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While we're mainly aware of artificial intelligence (AI) and algorithms for machine learning because they predict our buying behavior, put together travel routes for us or identify faces in our photos, the interdisciplinary team of scientists from the University of Warwick, the TU Berlin and the University of Luxembourg was looking for a new application for this key technology. As AI is establishing itself in research as a crucial tool for supporting scientific discoveries, the researchers set about developing an AI algorithm that, for example, gives scientists the option of using the desired chemical properties of a substance as a basis for determining the necessary structure.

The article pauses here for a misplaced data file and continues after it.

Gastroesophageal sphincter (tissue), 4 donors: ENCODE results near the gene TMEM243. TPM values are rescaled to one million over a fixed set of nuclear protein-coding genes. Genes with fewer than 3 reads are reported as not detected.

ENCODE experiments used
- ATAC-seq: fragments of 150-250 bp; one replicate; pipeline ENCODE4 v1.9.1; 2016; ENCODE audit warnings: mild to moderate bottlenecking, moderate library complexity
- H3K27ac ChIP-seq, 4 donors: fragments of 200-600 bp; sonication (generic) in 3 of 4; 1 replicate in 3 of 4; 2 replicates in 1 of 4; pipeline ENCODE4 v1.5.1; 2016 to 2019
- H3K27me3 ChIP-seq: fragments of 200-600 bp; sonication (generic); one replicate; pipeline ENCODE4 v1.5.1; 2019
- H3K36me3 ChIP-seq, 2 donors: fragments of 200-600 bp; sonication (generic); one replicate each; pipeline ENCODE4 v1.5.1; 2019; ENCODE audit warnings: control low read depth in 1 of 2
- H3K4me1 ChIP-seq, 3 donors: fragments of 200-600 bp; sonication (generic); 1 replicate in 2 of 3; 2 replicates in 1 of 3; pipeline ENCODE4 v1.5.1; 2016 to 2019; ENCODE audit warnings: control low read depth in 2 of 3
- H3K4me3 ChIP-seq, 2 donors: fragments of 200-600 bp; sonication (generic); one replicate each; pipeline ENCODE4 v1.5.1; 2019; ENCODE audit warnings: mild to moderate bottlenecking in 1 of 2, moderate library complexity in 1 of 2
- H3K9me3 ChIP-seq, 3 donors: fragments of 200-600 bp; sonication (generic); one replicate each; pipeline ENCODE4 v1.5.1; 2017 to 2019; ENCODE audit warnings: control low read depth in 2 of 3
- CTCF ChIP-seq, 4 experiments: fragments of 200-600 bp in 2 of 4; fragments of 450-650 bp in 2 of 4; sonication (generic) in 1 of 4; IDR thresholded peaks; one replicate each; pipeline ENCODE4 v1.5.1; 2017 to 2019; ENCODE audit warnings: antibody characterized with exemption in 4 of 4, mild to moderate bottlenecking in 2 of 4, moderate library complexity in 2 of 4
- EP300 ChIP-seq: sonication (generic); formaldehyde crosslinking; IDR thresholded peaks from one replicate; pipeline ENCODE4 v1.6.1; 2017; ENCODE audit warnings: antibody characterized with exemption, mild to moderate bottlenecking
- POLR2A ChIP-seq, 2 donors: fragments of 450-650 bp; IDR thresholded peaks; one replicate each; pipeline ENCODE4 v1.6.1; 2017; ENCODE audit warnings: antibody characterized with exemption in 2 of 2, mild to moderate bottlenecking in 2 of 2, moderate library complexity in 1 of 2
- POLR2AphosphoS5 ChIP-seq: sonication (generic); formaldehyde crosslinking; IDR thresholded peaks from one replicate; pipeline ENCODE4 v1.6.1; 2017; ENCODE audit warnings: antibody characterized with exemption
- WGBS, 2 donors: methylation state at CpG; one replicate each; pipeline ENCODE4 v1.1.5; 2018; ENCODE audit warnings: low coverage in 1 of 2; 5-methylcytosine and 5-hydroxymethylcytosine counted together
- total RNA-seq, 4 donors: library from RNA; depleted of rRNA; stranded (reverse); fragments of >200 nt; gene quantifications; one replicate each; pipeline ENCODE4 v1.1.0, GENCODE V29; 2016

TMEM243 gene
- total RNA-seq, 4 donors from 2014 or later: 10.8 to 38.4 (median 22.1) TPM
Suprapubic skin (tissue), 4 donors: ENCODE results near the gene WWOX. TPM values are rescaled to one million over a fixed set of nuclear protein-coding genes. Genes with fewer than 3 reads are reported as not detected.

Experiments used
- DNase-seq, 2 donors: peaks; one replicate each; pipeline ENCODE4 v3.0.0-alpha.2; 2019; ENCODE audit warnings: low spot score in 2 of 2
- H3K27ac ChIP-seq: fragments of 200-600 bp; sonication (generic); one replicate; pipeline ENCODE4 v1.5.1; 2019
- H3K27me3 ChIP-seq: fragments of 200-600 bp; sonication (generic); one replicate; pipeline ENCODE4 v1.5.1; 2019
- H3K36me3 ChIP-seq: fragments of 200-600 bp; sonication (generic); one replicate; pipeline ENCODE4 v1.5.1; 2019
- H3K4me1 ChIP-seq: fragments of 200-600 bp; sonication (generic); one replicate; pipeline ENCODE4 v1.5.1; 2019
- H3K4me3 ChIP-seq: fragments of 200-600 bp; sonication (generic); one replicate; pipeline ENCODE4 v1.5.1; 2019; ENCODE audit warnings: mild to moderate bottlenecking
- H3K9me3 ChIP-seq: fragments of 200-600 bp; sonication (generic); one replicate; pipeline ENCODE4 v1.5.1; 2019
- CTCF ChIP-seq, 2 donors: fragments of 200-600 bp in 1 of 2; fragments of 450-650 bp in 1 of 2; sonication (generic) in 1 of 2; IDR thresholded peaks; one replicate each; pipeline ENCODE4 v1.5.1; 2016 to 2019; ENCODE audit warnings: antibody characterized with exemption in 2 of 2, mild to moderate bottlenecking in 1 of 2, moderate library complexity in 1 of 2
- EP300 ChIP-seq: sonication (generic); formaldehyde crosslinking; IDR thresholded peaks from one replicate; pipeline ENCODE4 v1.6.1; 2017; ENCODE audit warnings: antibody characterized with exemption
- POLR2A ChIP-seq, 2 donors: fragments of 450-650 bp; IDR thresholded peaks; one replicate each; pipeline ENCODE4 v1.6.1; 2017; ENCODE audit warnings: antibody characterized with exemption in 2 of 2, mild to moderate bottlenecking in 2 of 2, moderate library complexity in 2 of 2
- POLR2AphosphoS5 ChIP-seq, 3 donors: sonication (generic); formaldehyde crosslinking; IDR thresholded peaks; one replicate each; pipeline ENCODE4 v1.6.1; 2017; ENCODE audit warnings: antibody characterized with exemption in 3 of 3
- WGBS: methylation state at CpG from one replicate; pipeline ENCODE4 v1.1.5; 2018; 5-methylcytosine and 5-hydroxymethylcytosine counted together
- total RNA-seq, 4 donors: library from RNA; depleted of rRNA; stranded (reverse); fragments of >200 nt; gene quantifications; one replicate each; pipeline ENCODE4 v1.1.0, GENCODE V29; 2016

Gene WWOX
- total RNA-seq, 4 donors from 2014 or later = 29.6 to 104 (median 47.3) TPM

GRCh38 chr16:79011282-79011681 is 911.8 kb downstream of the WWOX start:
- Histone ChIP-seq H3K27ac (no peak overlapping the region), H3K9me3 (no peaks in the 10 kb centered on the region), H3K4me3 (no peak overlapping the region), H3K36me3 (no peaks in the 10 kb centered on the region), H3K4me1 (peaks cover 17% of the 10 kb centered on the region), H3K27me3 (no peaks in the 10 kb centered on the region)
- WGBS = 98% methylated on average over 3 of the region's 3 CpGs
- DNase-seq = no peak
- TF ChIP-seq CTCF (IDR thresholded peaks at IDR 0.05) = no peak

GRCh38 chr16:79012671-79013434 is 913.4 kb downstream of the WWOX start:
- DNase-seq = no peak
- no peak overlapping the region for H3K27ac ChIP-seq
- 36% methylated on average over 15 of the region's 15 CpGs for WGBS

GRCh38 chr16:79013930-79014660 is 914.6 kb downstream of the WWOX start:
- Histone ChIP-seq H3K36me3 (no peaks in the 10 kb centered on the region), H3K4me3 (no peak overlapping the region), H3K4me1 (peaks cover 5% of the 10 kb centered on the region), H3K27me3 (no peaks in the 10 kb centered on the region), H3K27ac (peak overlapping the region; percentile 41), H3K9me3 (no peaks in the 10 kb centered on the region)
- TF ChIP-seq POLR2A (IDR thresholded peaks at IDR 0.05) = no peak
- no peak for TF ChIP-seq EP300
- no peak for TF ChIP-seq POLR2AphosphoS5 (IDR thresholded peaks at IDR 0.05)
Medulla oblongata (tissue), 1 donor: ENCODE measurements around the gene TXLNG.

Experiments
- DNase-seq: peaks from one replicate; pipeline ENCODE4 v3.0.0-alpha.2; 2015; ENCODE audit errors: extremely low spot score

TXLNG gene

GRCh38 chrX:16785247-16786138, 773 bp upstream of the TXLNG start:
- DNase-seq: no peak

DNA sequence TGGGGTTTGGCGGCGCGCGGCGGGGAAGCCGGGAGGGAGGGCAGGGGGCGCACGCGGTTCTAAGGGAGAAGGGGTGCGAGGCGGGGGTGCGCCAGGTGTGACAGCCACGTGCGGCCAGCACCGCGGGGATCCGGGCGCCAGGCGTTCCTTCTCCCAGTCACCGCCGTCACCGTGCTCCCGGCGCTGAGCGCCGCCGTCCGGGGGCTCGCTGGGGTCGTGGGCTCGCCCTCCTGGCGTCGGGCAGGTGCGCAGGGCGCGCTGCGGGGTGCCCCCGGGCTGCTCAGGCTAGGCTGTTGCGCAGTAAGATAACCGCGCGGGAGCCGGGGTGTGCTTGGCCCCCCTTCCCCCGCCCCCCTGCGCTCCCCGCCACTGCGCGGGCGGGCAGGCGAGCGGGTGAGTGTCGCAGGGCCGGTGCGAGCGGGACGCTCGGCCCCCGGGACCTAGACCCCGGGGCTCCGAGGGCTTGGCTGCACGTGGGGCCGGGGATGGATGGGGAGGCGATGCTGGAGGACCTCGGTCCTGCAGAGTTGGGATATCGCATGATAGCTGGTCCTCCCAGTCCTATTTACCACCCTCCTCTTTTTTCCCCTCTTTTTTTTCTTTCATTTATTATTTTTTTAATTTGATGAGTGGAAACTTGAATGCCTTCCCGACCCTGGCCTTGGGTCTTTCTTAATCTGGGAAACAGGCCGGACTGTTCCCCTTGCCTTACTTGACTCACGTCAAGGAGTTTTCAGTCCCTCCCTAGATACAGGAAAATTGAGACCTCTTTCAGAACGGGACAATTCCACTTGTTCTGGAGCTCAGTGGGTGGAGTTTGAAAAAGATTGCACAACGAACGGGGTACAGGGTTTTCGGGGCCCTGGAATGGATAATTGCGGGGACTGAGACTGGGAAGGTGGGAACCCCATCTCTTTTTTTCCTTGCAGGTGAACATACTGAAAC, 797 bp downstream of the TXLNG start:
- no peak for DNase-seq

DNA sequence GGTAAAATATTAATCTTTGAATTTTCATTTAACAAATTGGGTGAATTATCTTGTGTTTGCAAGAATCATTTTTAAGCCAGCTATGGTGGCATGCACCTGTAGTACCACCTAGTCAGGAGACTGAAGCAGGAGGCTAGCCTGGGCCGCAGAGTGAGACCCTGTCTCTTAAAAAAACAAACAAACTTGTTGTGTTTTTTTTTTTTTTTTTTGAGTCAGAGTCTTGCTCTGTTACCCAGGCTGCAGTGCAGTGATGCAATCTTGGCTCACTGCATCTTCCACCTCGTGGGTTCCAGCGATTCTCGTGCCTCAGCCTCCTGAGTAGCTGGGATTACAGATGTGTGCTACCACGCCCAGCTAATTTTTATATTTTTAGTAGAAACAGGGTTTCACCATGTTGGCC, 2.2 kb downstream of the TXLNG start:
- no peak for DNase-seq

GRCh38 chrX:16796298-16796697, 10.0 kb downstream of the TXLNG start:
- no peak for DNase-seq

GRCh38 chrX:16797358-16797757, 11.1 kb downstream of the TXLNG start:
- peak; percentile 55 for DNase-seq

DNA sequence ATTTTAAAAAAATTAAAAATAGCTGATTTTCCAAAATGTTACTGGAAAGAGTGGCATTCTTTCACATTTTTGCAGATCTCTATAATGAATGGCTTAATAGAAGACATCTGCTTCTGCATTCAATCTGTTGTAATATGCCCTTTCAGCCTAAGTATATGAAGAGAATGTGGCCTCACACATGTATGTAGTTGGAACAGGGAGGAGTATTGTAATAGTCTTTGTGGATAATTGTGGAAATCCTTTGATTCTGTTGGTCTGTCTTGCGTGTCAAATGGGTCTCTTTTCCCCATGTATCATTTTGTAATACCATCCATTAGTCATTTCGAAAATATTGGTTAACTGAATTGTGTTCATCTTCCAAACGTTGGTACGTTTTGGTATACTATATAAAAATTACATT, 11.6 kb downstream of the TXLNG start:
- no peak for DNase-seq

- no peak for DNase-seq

This option could play a major role in developing new drugs and materials in particular. However, to achieve this, AI needs to be able to incorporate fundamental laws of physics and learn how to solve quantum mechanics equations such as the Schrödinger equation. Yet solving these and similar equations in the conventional way requires vast computing capacity and, what's more, months of computing time. "This is precisely where we typically find a bottleneck with the computational design of new, purpose-built molecules for medical and industrial applications," explains Professor Klaus-Robert Müller, Professor of Machine Learning at the TU Berlin. Müller points out that the newly developed algorithm does not need any more computing capacity than a laptop or cellphone to deliver accurate predictions within seconds. "This has been a joint three-year effort, which required computer science know-how to develop an artificial intelligence algorithm flexible enough to capture the shape and behavior of wave functions, but also chemistry and physics know-how to process and represent quantum chemical data in a form that is manageable for the algorithm," adds Dr. Reinhard Maurer from the Department of Chemistry at the University of Warwick. "This interdisciplinary work is important progress as it shows that AI methods can efficiently perform the most difficult aspects of quantum molecular simulations," Müller says. And Professor Alexandre Tkatchenko from the Department of Physics at the University of Luxembourg concludes: "This work enables a new level of compound design where both electronic and structural properties of a molecule can be tuned simultaneously to achieve desired application criteria."